- People will only be ready to help themselves when they truly want to in their heart, not just in their head. There is a huge difference (which is also reflected in relapse rates) in just passively saying you are ready to give it a go versus truly feeling ready for it. An alcoholic is more likely to stay sober if they eliminate all the alcohol out of the cabinet, over when they say they are ready to give it up but are still secretly keeping it at the back of the cabinet ‘just in case’. You cannot rush healing in yourself, nor other people. It will come at a time when their heart says ‘okay, let’s do this’.
- Nobody is going to do it for you. It takes effort from you, and no one else. The first time I ever sat down to talk to a professional, I sat down looking for answers to my problems thinking the secret of my happiness was in that person. You can imagine the panic that arose in me when he sat there and did nothing but stare at me, smiling knowingly for what seemed like hours until I eventually cracked and was forced to talk to fill the awkward silence. It took a few more years until I finally learned that a therapist wasn’t there to provide the answers. They are there to give you a nudge to come up with them yourself. No one else can speak for you. No one else will make those appointments, take your medication for you, and you certainly won’t find the answers at the bottle of a bottle. I honestly feel this stalls getting well for many people, until they come to the conclusion that they themselves are their own greatest advocate.
- If they haven’t been through it themselves, they might not understand. And that’s okay. I’m sure we all have people in our lives that always want to listen and who truly seem to get it, but on the other hand it comes with knowing certain others who cannot seem to tolerate your struggles and look at you like you were born on Mars. Talk, but it might help to choose a selective few who you know can compassionately connect with you. Find yourself the strength to forgive the people who do ‘pass it off’ as nothing (it really isn’t their fault!) and hope the best for them that they do not ever experience similar.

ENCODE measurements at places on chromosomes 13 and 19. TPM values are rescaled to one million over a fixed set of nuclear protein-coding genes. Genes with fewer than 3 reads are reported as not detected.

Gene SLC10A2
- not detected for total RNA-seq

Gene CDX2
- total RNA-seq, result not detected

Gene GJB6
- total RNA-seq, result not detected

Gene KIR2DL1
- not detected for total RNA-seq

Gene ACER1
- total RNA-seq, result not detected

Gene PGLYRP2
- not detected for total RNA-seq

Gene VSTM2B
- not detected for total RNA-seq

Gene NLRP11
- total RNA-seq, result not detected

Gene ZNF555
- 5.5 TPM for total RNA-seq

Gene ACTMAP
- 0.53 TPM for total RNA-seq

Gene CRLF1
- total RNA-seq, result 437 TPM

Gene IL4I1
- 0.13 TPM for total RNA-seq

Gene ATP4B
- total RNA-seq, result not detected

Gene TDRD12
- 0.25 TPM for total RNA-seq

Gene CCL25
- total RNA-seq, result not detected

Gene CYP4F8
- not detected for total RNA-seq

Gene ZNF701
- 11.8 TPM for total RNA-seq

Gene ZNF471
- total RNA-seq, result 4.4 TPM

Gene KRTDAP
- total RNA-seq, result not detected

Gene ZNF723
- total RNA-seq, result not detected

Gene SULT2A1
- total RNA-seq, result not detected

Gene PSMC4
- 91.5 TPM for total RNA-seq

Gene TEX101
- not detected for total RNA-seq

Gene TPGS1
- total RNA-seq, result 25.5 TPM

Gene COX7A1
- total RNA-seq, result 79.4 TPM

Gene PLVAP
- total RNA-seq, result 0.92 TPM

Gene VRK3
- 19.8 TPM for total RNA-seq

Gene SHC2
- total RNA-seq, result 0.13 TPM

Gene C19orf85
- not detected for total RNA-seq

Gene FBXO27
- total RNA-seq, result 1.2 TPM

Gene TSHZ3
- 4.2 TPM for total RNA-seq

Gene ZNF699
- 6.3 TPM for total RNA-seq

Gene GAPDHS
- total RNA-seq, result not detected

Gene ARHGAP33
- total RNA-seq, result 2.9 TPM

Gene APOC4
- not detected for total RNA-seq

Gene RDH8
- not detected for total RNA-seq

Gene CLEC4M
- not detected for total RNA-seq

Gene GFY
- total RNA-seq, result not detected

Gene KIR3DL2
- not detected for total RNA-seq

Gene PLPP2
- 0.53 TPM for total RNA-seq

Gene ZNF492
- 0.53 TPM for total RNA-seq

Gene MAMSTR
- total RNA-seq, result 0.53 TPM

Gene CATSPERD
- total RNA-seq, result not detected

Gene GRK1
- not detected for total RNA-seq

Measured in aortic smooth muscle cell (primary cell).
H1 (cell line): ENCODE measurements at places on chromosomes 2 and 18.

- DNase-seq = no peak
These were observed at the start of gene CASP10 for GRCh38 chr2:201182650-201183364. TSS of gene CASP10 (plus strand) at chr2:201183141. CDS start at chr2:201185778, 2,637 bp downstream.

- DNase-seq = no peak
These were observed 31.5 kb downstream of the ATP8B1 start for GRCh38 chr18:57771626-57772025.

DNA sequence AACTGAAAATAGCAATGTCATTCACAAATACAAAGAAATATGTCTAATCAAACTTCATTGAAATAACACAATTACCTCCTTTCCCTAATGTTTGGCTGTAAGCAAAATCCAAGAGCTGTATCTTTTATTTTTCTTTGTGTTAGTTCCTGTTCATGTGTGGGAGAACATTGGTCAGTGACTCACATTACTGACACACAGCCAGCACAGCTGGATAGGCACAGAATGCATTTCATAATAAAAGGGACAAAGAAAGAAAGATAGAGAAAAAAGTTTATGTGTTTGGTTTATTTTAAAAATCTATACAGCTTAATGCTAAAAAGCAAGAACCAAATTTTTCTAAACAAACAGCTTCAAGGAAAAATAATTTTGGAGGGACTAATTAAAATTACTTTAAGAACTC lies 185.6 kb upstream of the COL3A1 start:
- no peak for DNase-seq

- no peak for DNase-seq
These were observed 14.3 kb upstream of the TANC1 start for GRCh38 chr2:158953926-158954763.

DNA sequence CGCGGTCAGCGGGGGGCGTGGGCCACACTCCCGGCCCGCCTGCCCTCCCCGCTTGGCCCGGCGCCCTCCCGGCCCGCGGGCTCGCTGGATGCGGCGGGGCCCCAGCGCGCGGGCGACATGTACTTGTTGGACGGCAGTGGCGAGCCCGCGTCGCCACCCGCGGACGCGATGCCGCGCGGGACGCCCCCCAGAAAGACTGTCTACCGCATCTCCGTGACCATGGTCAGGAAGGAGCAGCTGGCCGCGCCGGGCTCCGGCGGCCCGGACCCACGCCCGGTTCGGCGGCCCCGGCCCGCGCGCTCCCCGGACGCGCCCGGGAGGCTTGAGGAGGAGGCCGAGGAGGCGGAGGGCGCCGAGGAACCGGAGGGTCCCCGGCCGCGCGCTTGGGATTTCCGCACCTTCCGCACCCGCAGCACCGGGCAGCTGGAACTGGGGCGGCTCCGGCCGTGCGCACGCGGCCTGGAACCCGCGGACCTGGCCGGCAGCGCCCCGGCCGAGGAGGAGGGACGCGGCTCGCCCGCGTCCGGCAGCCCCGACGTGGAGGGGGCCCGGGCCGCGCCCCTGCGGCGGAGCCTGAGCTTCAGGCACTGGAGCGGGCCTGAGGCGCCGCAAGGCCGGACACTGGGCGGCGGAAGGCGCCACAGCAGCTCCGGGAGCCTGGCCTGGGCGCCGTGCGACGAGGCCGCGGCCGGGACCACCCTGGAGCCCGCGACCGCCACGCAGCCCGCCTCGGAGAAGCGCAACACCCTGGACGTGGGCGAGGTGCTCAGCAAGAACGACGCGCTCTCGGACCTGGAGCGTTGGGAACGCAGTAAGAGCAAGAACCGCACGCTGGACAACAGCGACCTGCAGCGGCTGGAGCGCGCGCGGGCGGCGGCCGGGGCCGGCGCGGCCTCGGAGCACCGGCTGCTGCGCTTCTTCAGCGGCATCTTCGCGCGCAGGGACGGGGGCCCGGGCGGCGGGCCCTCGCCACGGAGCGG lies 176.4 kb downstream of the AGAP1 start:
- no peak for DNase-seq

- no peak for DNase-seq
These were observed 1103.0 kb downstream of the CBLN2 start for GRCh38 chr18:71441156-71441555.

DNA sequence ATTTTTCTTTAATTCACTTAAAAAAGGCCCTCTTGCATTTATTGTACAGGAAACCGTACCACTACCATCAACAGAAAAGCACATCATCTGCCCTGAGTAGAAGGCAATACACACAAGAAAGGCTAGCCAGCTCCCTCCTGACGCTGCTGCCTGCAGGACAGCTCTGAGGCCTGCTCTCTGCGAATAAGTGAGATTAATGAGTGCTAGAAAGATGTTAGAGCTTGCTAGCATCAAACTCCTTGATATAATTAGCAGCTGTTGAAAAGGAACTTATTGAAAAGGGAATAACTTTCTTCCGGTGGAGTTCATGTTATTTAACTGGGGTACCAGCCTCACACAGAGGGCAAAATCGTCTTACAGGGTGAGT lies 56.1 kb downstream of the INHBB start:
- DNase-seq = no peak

- It will never truly go away. Another difficult one to deal with, but the more we accept this truth the more we will understand and accept it the next time it comes around. We know the value of discovering the tools and developing healthy coping methods for if we ever have another relapse, have a panic attack or ever fall in to a depression again. Mental health struggles really do change you as a person. So if we are to live with this, we might as well befriend it. This mentality has helped me deal with my panic attacks, instead now of trying to stop them, I sit with them and just let them be. They don’t last as long as they used to. I don’t kick myself down like I used to. I recover faster when they are over instead of staying in bed for days afraid of the next one. I embrace my brighter days more, and take them for granted less. This has helped me really, truly live my life, because being well and happy is not guaranteed, so we might as well embrace the joy we have whilst it is here.
- Nature is the best medicine. To conclude, I thought i’d slip in a very personal one. Being in touch with nature and the outdoors has really put things in to perspective for me. I get out as much as I can. Adventure. Feel the sun on my face. Go exploring. Feel the earth beneath my feet (literally, these days its not uncommon for me to step outside my house barefoot in the mornings just to feel the ground under my feet for a short while, and this is coming from someone who wore socks in the house permanently a few years back!). Chase the moon. Count the stars. Immerse myself in the universe and feel how tiny I actually am. It makes my worries and my struggles shrink so they feel more manageable. My favourite thing to do in my spare time is spend time in the mountains, get the cool air to my face and feel my heart beat from the effort of a long climb uphill. It is the quickest way for me to feel grounded both physically and mentally. You find something that can really make you appreciate your life and make all the fight seem worth it after all. It makes you want to stay. It really does.
Image: taken in 2020 on the summit of Y Garn, Snowdonia, Wales.
When you are going through hell – stop drinking booze. Believe me it works.